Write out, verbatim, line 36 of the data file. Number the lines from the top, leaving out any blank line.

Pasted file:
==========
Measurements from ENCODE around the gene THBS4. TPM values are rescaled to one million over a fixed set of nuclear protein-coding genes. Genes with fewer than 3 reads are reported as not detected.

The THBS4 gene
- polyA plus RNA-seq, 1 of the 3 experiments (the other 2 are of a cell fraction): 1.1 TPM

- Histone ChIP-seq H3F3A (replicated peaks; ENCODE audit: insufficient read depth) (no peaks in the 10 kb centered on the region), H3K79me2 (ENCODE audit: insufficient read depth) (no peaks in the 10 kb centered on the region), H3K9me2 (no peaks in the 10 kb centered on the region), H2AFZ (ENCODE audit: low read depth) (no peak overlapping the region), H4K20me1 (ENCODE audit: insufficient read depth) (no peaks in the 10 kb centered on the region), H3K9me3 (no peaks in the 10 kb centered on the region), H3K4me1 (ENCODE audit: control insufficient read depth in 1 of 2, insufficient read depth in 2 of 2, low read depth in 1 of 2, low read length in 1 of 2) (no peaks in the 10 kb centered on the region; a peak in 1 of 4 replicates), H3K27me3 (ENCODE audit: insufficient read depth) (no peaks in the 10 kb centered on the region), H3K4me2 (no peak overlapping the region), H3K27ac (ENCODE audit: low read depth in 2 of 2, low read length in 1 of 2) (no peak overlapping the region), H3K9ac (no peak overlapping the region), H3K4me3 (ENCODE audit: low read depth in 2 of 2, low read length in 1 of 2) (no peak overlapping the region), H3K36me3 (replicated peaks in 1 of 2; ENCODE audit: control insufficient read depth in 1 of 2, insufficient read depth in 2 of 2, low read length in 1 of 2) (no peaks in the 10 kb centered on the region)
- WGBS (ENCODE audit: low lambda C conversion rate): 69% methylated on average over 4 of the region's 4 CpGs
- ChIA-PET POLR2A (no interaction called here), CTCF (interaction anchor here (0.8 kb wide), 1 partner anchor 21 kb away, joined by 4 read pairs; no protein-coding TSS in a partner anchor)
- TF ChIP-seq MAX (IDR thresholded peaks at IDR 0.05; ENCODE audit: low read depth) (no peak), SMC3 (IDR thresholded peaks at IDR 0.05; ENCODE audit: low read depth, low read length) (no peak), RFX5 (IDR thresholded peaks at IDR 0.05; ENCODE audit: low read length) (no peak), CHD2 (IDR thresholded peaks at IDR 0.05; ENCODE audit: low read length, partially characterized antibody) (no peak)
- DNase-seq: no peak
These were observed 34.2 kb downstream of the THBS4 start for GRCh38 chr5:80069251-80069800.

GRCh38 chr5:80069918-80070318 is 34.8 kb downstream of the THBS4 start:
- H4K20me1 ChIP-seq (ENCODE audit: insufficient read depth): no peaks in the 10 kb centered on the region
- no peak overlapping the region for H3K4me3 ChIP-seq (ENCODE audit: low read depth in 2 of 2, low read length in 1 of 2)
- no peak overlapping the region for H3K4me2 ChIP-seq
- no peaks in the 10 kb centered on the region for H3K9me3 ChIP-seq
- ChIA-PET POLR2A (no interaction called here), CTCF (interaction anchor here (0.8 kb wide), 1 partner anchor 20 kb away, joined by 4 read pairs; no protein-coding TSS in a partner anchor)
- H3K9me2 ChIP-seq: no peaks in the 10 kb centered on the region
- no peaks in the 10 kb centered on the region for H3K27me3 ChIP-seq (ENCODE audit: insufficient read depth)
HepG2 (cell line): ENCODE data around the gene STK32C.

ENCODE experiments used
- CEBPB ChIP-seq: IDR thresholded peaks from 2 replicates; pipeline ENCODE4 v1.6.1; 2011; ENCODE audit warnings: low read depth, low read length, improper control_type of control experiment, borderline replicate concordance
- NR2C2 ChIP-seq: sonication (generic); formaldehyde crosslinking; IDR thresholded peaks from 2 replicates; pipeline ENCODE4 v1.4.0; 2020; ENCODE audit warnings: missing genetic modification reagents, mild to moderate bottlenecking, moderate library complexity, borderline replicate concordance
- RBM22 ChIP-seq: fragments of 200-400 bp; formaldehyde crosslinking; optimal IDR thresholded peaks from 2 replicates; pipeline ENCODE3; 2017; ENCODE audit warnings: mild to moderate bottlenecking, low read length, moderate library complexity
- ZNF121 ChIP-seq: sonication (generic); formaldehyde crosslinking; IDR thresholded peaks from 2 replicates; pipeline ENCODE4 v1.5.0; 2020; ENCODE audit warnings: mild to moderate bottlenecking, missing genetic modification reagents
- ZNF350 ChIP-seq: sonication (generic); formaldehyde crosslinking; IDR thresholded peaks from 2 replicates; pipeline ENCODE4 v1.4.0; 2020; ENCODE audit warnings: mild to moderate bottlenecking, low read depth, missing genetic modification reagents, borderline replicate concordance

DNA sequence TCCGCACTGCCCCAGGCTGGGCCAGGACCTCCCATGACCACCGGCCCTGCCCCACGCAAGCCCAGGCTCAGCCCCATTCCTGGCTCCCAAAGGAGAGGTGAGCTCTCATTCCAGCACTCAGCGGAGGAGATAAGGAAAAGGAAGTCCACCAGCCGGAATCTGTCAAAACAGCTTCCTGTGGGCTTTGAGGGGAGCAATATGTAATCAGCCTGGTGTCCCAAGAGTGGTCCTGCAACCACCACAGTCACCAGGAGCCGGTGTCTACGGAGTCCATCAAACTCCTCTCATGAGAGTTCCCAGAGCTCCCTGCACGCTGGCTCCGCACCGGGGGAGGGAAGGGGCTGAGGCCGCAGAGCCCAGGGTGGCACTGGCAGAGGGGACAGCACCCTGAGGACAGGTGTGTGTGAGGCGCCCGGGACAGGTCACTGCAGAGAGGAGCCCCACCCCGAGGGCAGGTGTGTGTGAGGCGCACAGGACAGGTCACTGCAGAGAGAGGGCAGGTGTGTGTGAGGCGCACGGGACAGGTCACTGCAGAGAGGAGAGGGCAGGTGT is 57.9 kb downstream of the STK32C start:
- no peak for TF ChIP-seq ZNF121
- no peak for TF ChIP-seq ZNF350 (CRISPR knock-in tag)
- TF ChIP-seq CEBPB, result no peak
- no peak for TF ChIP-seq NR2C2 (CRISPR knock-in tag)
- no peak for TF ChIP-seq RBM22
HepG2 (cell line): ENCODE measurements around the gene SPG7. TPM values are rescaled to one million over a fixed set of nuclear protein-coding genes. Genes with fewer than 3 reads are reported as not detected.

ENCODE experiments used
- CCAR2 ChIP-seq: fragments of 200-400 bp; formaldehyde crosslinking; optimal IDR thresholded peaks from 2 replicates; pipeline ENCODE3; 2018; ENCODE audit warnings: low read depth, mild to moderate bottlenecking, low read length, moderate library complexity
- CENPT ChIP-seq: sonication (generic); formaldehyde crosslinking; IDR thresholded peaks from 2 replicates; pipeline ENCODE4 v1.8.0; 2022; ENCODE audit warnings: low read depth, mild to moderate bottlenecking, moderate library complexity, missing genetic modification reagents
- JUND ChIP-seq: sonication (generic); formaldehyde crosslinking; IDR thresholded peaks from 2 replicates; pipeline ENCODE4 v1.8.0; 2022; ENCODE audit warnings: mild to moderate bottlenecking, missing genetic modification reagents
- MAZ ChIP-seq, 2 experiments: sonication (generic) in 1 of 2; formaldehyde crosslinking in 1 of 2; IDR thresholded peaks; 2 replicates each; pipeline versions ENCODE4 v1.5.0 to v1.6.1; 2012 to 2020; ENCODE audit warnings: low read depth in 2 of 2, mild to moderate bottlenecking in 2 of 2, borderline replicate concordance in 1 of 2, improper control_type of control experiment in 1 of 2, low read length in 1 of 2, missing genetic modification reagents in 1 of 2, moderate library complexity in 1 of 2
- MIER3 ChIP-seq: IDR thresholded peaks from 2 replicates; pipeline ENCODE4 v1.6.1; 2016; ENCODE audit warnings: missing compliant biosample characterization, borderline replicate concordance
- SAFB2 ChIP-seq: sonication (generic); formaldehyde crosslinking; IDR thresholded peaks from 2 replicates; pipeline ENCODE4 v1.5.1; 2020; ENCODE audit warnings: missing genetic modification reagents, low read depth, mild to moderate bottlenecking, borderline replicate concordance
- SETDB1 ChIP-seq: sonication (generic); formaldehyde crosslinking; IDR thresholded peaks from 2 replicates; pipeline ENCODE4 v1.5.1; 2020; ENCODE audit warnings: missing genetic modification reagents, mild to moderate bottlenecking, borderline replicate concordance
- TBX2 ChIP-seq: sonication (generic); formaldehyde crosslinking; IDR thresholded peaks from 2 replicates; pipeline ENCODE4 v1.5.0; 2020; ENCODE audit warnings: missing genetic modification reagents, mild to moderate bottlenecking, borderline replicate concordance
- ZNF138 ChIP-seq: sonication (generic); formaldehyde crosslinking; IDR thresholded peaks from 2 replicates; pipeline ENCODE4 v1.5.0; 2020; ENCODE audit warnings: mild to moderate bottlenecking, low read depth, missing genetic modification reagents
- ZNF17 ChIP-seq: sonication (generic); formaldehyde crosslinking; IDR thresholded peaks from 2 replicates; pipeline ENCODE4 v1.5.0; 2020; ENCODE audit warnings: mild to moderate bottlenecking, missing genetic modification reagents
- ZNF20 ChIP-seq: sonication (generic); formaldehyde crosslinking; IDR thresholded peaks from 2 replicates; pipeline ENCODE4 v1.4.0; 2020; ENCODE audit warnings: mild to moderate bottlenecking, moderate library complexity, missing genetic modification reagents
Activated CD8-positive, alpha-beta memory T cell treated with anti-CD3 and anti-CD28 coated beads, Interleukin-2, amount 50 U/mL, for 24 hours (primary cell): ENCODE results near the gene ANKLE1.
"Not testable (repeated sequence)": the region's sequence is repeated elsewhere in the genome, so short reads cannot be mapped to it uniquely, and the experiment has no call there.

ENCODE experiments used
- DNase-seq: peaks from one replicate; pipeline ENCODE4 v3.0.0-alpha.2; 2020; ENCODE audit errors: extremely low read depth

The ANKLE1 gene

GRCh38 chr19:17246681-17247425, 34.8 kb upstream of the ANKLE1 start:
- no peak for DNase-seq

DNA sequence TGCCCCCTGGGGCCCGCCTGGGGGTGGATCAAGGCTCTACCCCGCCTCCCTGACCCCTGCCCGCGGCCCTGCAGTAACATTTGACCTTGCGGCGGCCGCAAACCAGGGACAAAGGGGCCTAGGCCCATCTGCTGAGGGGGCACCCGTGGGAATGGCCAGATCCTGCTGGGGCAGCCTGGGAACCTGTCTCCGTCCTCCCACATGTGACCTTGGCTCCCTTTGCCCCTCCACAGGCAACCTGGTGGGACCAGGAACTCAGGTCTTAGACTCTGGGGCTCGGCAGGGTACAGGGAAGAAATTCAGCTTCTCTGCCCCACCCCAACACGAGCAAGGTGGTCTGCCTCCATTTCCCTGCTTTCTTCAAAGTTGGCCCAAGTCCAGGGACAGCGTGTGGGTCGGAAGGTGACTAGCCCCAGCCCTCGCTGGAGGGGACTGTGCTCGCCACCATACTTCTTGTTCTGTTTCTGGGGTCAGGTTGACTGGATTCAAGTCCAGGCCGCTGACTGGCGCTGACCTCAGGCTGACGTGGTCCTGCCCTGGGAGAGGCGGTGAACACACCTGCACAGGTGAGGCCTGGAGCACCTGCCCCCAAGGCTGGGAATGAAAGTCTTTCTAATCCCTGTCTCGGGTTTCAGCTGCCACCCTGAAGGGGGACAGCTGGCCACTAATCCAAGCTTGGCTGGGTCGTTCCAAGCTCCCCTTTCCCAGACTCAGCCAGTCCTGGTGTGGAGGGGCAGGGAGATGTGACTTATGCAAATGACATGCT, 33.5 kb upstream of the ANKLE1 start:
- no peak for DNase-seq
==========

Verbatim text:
- MAZ ChIP-seq, 2 experiments: sonication (generic) in 1 of 2; formaldehyde crosslinking in 1 of 2; IDR thresholded peaks; 2 replicates each; pipeline versions ENCODE4 v1.5.0 to v1.6.1; 2012 to 2020; ENCODE audit warnings: low read depth in 2 of 2, mild to moderate bottlenecking in 2 of 2, borderline replicate concordance in 1 of 2, improper control_type of control experiment in 1 of 2, low read length in 1 of 2, missing genetic modification reagents in 1 of 2, moderate library complexity in 1 of 2